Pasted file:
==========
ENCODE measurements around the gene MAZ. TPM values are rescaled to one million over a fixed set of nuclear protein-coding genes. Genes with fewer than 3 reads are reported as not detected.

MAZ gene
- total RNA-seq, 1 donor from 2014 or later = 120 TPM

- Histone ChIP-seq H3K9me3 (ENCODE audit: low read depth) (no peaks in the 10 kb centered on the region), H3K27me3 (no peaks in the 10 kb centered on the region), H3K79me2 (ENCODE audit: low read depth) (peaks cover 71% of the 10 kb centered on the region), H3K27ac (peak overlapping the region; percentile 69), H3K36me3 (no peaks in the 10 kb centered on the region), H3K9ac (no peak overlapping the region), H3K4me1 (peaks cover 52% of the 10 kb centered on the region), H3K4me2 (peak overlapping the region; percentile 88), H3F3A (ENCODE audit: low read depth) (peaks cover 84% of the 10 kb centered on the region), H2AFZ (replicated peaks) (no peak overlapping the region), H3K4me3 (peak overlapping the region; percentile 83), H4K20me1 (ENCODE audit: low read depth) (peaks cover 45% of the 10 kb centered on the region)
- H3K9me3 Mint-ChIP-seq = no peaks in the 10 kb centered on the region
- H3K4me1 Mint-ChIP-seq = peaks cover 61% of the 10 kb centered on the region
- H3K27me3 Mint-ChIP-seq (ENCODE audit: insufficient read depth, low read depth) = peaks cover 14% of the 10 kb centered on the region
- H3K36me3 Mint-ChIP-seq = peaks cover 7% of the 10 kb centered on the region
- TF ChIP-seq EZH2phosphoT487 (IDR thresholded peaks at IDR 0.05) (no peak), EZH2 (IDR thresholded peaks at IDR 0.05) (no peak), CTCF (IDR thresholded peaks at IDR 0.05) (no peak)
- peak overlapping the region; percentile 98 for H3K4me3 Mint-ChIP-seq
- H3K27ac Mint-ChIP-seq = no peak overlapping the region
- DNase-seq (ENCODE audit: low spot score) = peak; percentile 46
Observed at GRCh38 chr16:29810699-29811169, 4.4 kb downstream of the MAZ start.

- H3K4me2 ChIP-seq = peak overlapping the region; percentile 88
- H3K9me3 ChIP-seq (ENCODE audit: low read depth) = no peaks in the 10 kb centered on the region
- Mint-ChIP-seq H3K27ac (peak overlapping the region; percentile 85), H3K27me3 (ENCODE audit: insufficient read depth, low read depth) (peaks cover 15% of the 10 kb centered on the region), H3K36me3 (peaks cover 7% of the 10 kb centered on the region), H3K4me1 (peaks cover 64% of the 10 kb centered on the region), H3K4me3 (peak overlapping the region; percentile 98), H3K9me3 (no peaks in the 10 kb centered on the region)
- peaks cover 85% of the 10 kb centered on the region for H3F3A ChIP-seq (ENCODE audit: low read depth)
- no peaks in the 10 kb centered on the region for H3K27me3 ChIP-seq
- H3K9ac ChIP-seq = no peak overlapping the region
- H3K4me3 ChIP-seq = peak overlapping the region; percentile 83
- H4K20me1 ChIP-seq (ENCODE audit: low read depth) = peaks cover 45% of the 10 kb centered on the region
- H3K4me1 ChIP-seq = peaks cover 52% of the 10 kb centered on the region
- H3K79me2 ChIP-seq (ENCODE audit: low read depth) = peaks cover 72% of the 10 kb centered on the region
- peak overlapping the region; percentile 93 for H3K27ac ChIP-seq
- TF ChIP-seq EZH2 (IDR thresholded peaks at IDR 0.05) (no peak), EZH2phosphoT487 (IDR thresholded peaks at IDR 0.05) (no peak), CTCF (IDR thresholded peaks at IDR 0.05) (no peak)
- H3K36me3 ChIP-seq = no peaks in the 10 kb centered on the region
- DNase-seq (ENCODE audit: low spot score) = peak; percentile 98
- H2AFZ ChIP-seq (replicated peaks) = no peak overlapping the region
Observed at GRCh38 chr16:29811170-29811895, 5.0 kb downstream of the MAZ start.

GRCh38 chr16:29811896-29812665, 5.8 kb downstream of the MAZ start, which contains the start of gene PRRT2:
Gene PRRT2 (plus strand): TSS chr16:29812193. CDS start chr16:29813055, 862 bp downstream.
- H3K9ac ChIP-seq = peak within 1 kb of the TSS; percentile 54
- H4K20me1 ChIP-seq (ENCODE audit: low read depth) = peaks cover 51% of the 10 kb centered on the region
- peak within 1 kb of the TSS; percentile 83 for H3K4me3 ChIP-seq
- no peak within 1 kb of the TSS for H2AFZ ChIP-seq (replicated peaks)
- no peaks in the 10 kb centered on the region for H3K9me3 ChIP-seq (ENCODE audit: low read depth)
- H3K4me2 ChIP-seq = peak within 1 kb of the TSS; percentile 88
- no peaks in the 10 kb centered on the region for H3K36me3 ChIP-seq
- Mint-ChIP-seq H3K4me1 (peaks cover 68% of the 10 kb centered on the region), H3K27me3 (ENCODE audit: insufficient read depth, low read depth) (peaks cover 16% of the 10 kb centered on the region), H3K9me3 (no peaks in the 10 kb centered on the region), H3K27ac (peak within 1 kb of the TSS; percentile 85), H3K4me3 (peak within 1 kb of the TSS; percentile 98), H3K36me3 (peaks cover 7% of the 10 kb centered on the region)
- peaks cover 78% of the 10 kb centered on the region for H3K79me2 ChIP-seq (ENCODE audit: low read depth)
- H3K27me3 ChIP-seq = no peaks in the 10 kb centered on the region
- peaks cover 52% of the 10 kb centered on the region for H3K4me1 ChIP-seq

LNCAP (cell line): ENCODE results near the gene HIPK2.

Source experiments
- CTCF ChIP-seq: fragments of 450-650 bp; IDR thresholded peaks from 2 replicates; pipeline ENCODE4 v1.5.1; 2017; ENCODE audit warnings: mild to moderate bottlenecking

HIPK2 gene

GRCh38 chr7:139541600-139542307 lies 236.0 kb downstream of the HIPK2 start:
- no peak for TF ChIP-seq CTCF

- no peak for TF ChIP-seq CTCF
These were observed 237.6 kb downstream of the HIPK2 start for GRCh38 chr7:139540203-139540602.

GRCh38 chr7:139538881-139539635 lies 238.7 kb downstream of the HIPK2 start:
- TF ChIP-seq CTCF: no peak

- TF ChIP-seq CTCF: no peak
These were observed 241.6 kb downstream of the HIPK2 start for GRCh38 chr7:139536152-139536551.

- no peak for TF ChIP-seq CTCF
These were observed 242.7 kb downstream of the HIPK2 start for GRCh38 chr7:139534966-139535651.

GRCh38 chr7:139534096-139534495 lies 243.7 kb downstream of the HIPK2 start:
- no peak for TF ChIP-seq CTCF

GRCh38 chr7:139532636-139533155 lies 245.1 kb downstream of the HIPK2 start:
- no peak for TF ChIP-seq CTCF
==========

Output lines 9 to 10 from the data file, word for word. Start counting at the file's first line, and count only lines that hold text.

- TF ChIP-seq EZH2phosphoT487 (IDR thresholded peaks at IDR 0.05) (no peak), EZH2 (IDR thresholded peaks at IDR 0.05) (no peak), CTCF (IDR thresholded peaks at IDR 0.05) (no peak)
- peak overlapping the region; percentile 98 for H3K4me3 Mint-ChIP-seq